I wasn't panicing but I was amusedly thinking about the play Toni and I had just seen 5 days earlier at Berkely Rep Theatre called "Stuck Elevator". This play was was about an illegal Chinese immigrant that got stuck in an elevator in NYC for almost 3 days. (he didn't want to summon the police because he'd be deported)...I was thinking 72 hours was unlikely..I hoped..but would I get dinner at the pasta feed (answer NO..but stay tuned)?
How long was this going to take? Meanwhile, I could hear some sounds coming down the shaft and eventually the intercom lady warned me the lights would go out (she should have just said the elevator button lights would go out, the lighting stayed on), I said ok, fire away. They did the equivalent of cntrl-alt-delete on the elevator controls and I could feel the elevator going back down. As soon as it got to the ground floor and the door opened I hopped out and found Toni.
Later on, we found out they comped us the entire stay at the hotel they felt so bad..and rightly so. We found out that elevator does this from time to time and they don't seem to be able to fix it properly. Sheesh. Everybody used it like normal and it didn't do it again (as far as we know ;/.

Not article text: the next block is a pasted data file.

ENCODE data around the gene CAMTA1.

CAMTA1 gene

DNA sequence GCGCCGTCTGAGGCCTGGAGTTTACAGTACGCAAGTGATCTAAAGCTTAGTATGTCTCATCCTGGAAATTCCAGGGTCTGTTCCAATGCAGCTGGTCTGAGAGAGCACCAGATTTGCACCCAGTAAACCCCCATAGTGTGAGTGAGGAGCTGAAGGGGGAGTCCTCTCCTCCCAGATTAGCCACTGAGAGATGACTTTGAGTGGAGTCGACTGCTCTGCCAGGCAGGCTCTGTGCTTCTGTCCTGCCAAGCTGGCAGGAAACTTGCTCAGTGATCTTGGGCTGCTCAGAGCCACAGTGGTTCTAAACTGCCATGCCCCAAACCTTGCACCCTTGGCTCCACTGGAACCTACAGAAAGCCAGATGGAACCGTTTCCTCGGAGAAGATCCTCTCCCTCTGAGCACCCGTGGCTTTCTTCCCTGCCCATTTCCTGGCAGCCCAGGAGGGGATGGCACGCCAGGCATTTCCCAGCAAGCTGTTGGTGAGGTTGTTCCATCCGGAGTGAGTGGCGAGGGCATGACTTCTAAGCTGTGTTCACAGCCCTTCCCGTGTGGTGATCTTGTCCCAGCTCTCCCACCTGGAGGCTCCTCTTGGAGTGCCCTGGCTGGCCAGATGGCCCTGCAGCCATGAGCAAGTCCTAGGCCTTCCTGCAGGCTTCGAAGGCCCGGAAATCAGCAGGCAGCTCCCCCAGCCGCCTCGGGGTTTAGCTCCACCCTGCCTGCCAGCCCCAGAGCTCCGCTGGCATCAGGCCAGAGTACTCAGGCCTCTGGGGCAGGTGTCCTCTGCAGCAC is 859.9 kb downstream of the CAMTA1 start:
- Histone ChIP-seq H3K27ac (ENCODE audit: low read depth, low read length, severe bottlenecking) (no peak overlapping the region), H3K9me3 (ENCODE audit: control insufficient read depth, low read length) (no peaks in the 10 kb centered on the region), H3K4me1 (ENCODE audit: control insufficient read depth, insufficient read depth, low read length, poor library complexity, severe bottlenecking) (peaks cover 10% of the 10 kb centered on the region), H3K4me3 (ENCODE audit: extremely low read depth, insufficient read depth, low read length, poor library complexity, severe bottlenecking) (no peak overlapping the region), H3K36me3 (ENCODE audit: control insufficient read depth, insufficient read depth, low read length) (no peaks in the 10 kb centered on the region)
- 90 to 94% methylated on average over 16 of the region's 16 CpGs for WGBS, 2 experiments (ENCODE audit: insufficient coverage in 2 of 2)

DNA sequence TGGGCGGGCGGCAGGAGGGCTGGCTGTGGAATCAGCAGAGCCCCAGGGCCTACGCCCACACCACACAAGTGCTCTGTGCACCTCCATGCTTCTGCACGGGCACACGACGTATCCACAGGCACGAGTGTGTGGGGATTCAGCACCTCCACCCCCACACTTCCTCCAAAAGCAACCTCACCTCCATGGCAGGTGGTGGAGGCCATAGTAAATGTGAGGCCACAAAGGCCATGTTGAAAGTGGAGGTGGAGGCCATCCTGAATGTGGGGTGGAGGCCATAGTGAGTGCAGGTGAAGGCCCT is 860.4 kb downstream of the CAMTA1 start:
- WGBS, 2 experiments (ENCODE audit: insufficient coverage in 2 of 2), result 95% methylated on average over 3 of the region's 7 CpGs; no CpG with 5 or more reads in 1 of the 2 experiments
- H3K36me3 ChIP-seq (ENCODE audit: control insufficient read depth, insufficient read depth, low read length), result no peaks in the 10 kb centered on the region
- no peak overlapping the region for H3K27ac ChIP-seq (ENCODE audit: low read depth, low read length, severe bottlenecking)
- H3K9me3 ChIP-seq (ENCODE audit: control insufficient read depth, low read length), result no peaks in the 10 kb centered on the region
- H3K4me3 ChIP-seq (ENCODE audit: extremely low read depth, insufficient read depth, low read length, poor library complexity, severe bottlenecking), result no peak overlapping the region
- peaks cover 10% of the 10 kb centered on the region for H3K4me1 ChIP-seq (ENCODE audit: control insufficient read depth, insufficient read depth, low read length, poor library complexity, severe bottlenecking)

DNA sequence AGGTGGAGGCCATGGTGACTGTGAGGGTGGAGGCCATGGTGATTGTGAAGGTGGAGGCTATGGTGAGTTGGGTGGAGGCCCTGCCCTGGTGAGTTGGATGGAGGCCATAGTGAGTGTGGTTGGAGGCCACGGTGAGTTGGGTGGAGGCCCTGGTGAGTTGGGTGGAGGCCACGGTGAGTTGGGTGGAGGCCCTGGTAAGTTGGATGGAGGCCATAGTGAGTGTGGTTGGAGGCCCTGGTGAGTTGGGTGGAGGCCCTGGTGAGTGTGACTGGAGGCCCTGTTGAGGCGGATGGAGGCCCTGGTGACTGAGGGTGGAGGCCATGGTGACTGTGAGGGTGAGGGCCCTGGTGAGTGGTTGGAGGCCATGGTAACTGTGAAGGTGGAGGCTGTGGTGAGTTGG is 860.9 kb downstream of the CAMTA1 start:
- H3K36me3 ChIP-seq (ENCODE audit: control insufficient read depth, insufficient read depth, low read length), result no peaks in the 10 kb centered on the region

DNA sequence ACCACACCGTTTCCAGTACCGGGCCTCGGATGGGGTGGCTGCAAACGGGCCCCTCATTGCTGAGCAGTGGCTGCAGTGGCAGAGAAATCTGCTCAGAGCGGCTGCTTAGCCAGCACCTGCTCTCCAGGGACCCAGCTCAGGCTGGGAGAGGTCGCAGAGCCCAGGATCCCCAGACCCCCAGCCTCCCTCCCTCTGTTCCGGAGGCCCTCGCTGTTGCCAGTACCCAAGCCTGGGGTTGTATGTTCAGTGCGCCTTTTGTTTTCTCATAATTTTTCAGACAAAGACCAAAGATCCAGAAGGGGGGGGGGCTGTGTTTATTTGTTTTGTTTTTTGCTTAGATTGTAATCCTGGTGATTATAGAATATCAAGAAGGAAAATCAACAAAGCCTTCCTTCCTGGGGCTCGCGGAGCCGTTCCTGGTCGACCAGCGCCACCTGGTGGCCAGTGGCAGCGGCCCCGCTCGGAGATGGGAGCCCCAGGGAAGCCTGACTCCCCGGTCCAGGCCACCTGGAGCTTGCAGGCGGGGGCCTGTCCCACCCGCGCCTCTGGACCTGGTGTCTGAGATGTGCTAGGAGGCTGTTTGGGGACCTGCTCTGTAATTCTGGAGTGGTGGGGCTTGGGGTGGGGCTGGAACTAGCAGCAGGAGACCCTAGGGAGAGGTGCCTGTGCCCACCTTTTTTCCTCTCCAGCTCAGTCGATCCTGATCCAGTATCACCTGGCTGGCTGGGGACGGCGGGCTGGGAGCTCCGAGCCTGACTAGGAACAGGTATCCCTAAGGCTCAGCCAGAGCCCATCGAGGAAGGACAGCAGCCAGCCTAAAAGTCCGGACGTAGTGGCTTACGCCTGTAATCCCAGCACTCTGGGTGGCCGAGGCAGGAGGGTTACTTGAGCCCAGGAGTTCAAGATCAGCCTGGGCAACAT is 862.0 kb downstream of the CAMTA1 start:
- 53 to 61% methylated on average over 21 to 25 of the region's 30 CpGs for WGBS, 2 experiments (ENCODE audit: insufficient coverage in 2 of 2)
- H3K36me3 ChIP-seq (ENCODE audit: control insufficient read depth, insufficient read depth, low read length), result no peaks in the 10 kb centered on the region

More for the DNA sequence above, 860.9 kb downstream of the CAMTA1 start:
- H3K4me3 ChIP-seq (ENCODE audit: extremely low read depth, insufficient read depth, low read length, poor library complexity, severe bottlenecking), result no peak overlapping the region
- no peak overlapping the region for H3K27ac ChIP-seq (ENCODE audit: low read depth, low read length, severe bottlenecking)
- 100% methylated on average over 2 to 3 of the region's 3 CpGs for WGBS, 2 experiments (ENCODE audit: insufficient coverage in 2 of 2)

They also moved our late checkout to 2pm, and that was very useful (as you will see).
To get some lunch we went up the street and while sitting outside met a couple of very nice young guys (Justin and Ken) that were maniacs running the marathon too. They had just run Eugene in the prevous week!! And were running another marathon the next week. Ah youth!
Pasta Free Pasta Feed
At 4:30 was the Marathon Maniac awards, etc and 5:30 the pasta feed (cost $22 each!). The talks turned out to be bit of a bust: The conference room was not ready and the talks were not started. Eventually we all just filed into the pasta feed at 5:30. The main Maniac Steve Yee annouced they would have the awards presentations while tables were called up to get there food.
Unfortunatly, our table was about 5th from last and when we got up to load up our plates were told that there was NO PASTA. There was: sliced chicken, lettuce with very thick ranch dressing, and stacks of garlic bread. We just could not fathom that there was no more pasta. We double-checked that we that there really was NOT any more coming. I mean WTF? Toni went up to talk to the organizers and they basically ignored her.